7 October 2016
SCI's Biotechnology Group in partnership with the University of Westminster
University of Westminster, London, UK
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Non-covalent binding of biological molecules controls cellular regulation, it is also pivotal to the action of modern drugs and molecular diagnostics of diseases. Therefore, understanding molecular mechanisms of biological processes as well as the development of drugs and design of diagnostic systems require affinity methods suitable for three types of applications: (i) kinetic studies of affinity interactions (ii) selection of affinity ligands from combinatorial libraries and iii) the use of affinity ligands as diagnostic probes in molecular diagnostics of diseases.
Our answer to this challenge is Kinetic Separation - a conceptual platform for the development of homogeneous kinetic affinity methods suitable for all three applications. One-dimensional (column) separation of any nature, e.g. electrophoresis, gel-filtration, thermophoresis, sedimentation, that can segregate affinity complexes from the unbound interactants, can be used as the basis for kinetic separation. A variety of different detection methods can be employed in kinetic separation including fluorescence and mass-spectrometry.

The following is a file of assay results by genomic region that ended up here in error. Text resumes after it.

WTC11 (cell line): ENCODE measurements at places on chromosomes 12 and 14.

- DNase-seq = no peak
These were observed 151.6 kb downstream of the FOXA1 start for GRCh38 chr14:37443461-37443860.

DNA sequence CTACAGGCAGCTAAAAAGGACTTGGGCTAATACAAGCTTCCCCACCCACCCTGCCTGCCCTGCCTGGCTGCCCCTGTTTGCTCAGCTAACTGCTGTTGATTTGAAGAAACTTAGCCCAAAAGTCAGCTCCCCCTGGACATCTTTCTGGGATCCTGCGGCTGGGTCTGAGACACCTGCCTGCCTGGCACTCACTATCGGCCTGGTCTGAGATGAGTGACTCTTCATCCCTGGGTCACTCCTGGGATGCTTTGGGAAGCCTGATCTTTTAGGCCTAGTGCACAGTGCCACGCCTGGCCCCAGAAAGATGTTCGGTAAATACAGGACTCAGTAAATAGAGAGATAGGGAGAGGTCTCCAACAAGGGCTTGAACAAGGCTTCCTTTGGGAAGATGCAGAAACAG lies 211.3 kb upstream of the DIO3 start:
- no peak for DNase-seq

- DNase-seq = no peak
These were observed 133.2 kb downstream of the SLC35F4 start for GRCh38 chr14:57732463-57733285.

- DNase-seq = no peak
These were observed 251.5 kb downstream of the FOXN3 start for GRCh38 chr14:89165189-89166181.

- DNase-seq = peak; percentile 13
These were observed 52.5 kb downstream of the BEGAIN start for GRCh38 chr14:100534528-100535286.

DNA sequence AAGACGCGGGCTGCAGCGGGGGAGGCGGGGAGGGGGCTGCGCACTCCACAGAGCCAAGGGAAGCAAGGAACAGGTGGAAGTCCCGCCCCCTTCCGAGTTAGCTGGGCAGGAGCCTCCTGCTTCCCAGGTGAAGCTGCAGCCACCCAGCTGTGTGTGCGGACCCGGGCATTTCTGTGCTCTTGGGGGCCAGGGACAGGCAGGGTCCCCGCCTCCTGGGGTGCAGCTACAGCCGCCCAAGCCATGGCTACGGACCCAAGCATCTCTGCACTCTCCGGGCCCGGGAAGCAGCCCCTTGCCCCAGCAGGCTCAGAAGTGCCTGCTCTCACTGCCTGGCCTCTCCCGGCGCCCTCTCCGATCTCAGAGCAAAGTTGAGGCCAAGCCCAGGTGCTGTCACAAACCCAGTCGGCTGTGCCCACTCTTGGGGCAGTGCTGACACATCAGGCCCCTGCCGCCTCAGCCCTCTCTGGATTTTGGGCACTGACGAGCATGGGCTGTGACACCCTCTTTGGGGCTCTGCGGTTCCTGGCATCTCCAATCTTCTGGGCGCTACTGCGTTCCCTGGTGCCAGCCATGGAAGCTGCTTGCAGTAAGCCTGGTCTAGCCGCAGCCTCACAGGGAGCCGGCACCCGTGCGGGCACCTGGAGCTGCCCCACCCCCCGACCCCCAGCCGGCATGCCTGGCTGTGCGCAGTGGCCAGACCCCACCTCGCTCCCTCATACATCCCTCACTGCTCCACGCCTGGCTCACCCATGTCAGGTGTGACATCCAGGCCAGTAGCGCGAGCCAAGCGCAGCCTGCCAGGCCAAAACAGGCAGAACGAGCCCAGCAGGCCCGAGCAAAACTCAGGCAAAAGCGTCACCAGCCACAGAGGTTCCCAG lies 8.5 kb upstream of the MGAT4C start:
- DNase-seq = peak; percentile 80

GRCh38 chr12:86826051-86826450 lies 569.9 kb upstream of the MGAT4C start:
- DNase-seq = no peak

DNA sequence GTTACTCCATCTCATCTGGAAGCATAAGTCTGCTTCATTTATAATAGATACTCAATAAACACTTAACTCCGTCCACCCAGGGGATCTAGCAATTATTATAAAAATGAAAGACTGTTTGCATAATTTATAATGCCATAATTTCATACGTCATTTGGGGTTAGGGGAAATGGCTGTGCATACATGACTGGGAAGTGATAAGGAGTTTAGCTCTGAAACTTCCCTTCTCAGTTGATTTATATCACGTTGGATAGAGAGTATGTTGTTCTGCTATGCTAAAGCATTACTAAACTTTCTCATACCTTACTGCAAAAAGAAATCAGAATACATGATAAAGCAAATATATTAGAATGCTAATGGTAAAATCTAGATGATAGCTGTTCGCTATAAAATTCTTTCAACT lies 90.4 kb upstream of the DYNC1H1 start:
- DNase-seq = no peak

In this lecture, Prof Krylov will explain the physical properties underlying kinetic separation and discuss two practical implementations of kinetic separation for (i) selection, kinetic characterisation, and analytical use of DNA aptamers by means of Kinetic Capillary Electrophoresis and (ii) studying kinetics of reversible protein-drug binding by means of Kinetic Size-Exclusion Chromatography.
University of Westminster
School of Life Sciences
115 New Cavendish Street
London W1W 6UW
SCI Communications Team
Tel: +44 (0) 20 7598 1594
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Prof Sergey Krylov
Centre for Research on Biomolecular Interactions, York University in Toronto, Canada